Paul Ryan’s “loosey-goosey” remarks showcase lack of character

President Donald Trump shakes hands with House Speaker Paul Ryan of Wis., during an event to acknowledge the final passage of tax overhaul legislation by Congress on the South Lawn of White House in Washington, Dec. 20.
President Donald Trump shakes hands with House Speaker Paul Ryan of Wis., during an event to acknowledge the final passage of tax overhaul legislation by Congress on the South Lawn of White House in Washington, Dec. 20. Associated Press

House Speaker Paul Ryan (R-Not Much Longer) made a curious comment Thursday about California’s congressional race outcomes.

“(California’s) system is bizarre; I still don’t completely understand it,” Ryan said. “There are a lot of races there we should have won.”

Well, yeah. There are a lot of races the GOP should have won. They lost them because of President Donald Trump, whom Ryan, the 2012 vice presidential nominee, didn’t really call out during the GOP primary or the general election of 2016.

Rep. David Valadao wasn’t supposed to lose. Nor was Rep. Jeff Denham. Those were two guys who looked fairly safe until Election Night 2018. Other California GOP incumbents, such as Rep. Dana Rohrabacher, Rep. Steve Knight, and Rep. Mimi Walters were indeed on the bubble. It’s no major surprise they went down.

Naturally, Ryan couldn’t really believe his bad luck here. I am sure that Rep. Kevin McCarthy, the current House Majority Leader/Tactical Whiz whose main legislative function seems to be feeding President Trump tasty Skittles candy, was very reassuring to Speaker Ryan.

“No, Paul. We got this. Orange County is in the red bag, just like the yummy Skittles the president so enjoys.”

Of course, Ryan couldn’t just leave the “bizarre” remark alone. He also noted that “the way the absentee ballot program used to work, and the way it works now, it seems pretty loosey-goosey.”

“When you have candidates who win the absentee ballot vote and then lose three weeks later because of provisionals, that’s really bizarre. I just think that’s a very, very strange outcome.”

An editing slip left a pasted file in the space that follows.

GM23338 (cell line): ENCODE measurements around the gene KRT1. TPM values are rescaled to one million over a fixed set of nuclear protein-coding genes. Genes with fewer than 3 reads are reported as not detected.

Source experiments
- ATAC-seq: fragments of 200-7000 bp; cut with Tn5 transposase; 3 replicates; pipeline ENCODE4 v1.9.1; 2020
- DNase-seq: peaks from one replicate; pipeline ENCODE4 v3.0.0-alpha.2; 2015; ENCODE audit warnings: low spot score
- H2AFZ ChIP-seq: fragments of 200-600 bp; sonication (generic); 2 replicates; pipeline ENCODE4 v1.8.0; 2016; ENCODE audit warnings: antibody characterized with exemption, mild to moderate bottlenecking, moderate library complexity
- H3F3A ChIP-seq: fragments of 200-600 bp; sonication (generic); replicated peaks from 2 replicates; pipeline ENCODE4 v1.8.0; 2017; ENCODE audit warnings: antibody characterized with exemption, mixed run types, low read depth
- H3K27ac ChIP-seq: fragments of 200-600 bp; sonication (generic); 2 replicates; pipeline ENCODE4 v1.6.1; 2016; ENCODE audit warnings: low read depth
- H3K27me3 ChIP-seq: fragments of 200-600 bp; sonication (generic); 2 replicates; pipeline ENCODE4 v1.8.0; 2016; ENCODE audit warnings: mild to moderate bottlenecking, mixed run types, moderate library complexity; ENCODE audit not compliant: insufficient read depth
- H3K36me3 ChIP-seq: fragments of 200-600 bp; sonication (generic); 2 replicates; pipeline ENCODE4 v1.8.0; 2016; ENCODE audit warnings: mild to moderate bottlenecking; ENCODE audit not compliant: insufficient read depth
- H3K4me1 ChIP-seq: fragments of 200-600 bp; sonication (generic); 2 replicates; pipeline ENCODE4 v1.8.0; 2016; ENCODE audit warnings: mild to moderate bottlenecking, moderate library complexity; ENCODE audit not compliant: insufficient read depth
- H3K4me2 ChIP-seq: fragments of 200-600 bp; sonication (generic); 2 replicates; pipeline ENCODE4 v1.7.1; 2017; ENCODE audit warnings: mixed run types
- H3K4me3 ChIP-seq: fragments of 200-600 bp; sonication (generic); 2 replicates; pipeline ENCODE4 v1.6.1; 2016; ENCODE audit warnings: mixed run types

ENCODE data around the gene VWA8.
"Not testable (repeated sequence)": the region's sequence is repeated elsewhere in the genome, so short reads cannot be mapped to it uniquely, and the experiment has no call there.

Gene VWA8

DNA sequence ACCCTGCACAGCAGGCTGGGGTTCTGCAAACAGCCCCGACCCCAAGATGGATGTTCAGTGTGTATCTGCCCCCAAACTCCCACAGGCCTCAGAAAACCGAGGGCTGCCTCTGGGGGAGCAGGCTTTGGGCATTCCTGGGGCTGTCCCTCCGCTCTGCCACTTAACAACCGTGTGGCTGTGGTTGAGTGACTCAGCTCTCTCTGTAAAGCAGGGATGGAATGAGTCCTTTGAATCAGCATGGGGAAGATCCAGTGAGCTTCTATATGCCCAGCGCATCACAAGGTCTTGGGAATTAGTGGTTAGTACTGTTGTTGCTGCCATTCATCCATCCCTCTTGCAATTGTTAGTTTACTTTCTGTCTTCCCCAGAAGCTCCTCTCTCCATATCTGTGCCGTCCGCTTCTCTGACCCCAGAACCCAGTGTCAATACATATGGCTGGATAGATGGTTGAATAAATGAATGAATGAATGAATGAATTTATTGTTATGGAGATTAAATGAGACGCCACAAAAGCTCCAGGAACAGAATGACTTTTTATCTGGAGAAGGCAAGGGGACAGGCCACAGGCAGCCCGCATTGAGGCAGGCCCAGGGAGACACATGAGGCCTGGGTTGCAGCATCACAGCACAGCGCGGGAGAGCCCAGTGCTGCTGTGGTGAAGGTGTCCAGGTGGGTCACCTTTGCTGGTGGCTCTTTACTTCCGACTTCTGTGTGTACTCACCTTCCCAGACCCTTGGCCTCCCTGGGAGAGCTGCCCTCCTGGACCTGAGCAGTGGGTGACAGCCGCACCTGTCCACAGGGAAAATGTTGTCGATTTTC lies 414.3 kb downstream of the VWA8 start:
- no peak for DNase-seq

Hmm. Bizarre like the Georgia governor’s race? Or the loosey-goosey Florida senate race? Or the Kris Kobach/Donald Trump view that there are “millions” of illegal voters flooding American voting booths?

Caravans full, I’m sure.

Ryan wasn’t suggesting “anything nefarious.” No. Of course not, nor was he alleging that he was shocked that gambling was going on in his establishment. But this is how the GOP disinformatsya (Russian word—very popular with Trumpies these days) machine works.

Just throw it out there. See if it sticks. No evidence whatsoever. Good clean GOP fun, right?

A few hours later, sensing danger, Ryan’s spokesman said this: “The Speaker did not and does not dispute the results” of the election.

Except when he did on Thursday, pretty clearly.

California Secretary of State Alex Padilla put out this statement in response: “It is bizarre that Paul Ryan cannot grasp basic voting rights protections … California works to ensure every ballot is counted properly and every ballot is accounted for. In the most populous state in the nation — and the state with the largest number of registered voters — this takes time.”

“That is why we have no excuse vote by mail, automatic voter registration, same-day voter registration, and early voting. These reforms helped drive California’s historic registration and a 30 year high in midterm turnout.”

Of course, we all know that Alex Padilla is a Democrat. Padilla is also a small-d democrat, which, in short, means that he thinks it’s OK for everyone to vote, even Republicans.

Paul Ryan, alternatingly craven and then moralistic, would masterfully enable Donald Trump in the 2016 campaign and then slam him for whatever gaffe the presidential nominee committed that Ryan found useful to be against. Then he would be silent for stretches, waiting to see which way the wind blew.

Ryan, and, by extension, Kevin McCarthy — who once joked with the current speaker in 2017 that Trump and Rohrabacher were paid Putin operatives — must now realize that California’s election system isn’t bizarre, nor is it “very, very strange.”

What’s very, very strange is that Speaker Ryan could have done a lot to stem his party’s losses in California in 2018. He could have denounced Trump in 2016, particularly in Wisconsin, which Trump won by a hair’s breadth. Hillary Clinton would have probably been elected, and I’ll bet Paul Ryan would have continued as speaker in 2018. Heck, Ryan might have even been the 2020 GOP presidential nominee. No Trump to drag down the GOP.

But that would have required a moral compass, which Speaker Ryan lost some time ago.

Bizarre, really. Very, very strange how that happened.